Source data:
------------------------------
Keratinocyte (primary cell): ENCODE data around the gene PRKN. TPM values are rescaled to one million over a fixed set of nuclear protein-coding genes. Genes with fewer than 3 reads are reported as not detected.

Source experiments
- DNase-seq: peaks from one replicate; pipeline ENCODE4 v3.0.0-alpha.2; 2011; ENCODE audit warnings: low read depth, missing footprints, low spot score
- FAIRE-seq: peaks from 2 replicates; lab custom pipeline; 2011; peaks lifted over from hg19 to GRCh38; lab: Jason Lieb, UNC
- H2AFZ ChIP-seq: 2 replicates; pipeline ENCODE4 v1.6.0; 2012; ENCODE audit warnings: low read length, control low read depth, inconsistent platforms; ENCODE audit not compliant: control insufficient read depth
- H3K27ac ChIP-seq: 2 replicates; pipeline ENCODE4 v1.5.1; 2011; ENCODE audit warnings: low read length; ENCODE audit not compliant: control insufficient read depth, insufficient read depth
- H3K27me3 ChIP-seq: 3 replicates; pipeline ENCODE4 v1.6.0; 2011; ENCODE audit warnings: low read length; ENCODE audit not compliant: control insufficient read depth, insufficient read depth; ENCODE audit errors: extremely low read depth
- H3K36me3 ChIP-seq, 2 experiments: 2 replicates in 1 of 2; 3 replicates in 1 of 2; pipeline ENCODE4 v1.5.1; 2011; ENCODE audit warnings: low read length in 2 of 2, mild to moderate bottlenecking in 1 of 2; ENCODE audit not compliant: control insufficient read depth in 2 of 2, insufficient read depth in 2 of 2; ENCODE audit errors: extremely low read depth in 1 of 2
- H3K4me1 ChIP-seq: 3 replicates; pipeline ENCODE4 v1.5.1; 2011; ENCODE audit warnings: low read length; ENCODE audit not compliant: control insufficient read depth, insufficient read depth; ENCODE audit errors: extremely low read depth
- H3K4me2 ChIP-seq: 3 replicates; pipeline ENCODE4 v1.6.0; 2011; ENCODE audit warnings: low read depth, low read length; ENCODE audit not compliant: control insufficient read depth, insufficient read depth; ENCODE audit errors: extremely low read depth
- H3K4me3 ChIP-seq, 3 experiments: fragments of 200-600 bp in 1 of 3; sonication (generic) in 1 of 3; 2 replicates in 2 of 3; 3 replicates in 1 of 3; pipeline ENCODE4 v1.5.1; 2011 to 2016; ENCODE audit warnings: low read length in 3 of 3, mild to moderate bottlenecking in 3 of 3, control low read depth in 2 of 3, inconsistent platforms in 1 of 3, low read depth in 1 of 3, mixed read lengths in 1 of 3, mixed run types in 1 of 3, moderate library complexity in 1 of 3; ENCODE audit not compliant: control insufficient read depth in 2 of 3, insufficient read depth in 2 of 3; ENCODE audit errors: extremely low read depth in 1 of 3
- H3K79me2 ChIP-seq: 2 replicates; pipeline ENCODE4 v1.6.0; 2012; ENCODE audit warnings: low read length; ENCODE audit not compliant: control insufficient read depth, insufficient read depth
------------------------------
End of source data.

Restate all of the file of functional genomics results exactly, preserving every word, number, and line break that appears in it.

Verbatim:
Keratinocyte (primary cell): ENCODE data around the gene PRKN. TPM values are rescaled to one million over a fixed set of nuclear protein-coding genes. Genes with fewer than 3 reads are reported as not detected.

Source experiments
- DNase-seq: peaks from one replicate; pipeline ENCODE4 v3.0.0-alpha.2; 2011; ENCODE audit warnings: low read depth, missing footprints, low spot score
- FAIRE-seq: peaks from 2 replicates; lab custom pipeline; 2011; peaks lifted over from hg19 to GRCh38; lab: Jason Lieb, UNC
- H2AFZ ChIP-seq: 2 replicates; pipeline ENCODE4 v1.6.0; 2012; ENCODE audit warnings: low read length, control low read depth, inconsistent platforms; ENCODE audit not compliant: control insufficient read depth
- H3K27ac ChIP-seq: 2 replicates; pipeline ENCODE4 v1.5.1; 2011; ENCODE audit warnings: low read length; ENCODE audit not compliant: control insufficient read depth, insufficient read depth
- H3K27me3 ChIP-seq: 3 replicates; pipeline ENCODE4 v1.6.0; 2011; ENCODE audit warnings: low read length; ENCODE audit not compliant: control insufficient read depth, insufficient read depth; ENCODE audit errors: extremely low read depth
- H3K36me3 ChIP-seq, 2 experiments: 2 replicates in 1 of 2; 3 replicates in 1 of 2; pipeline ENCODE4 v1.5.1; 2011; ENCODE audit warnings: low read length in 2 of 2, mild to moderate bottlenecking in 1 of 2; ENCODE audit not compliant: control insufficient read depth in 2 of 2, insufficient read depth in 2 of 2; ENCODE audit errors: extremely low read depth in 1 of 2
- H3K4me1 ChIP-seq: 3 replicates; pipeline ENCODE4 v1.5.1; 2011; ENCODE audit warnings: low read length; ENCODE audit not compliant: control insufficient read depth, insufficient read depth; ENCODE audit errors: extremely low read depth
- H3K4me2 ChIP-seq: 3 replicates; pipeline ENCODE4 v1.6.0; 2011; ENCODE audit warnings: low read depth, low read length; ENCODE audit not compliant: control insufficient read depth, insufficient read depth; ENCODE audit errors: extremely low read depth
- H3K4me3 ChIP-seq, 3 experiments: fragments of 200-600 bp in 1 of 3; sonication (generic) in 1 of 3; 2 replicates in 2 of 3; 3 replicates in 1 of 3; pipeline ENCODE4 v1.5.1; 2011 to 2016; ENCODE audit warnings: low read length in 3 of 3, mild to moderate bottlenecking in 3 of 3, control low read depth in 2 of 3, inconsistent platforms in 1 of 3, low read depth in 1 of 3, mixed read lengths in 1 of 3, mixed run types in 1 of 3, moderate library complexity in 1 of 3; ENCODE audit not compliant: control insufficient read depth in 2 of 3, insufficient read depth in 2 of 3; ENCODE audit errors: extremely low read depth in 1 of 3
- H3K79me2 ChIP-seq: 2 replicates; pipeline ENCODE4 v1.6.0; 2012; ENCODE audit warnings: low read length; ENCODE audit not compliant: control insufficient read depth, insufficient read depth